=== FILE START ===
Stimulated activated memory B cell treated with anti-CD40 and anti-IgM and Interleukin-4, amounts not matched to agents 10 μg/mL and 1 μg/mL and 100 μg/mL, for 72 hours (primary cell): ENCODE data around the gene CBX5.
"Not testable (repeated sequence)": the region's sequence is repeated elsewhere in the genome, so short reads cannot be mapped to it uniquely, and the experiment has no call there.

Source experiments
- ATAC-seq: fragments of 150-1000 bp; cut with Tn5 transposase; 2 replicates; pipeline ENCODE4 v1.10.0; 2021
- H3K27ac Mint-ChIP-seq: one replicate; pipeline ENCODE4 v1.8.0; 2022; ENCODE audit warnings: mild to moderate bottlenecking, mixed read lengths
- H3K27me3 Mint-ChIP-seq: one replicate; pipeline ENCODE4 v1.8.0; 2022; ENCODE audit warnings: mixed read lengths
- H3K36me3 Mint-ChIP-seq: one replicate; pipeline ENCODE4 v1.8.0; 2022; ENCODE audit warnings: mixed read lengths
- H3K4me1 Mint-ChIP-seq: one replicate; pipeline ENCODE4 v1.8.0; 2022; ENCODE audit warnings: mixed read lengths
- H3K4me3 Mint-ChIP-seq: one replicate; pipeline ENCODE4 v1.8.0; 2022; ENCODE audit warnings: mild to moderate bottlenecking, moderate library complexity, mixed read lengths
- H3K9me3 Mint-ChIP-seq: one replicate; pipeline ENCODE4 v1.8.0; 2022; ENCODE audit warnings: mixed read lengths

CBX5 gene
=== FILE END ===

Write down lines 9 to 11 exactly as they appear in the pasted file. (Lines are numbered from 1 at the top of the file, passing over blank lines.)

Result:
- H3K4me3 Mint-ChIP-seq: one replicate; pipeline ENCODE4 v1.8.0; 2022; ENCODE audit warnings: mild to moderate bottlenecking, moderate library complexity, mixed read lengths
- H3K9me3 Mint-ChIP-seq: one replicate; pipeline ENCODE4 v1.8.0; 2022; ENCODE audit warnings: mixed read lengths

CBX5 gene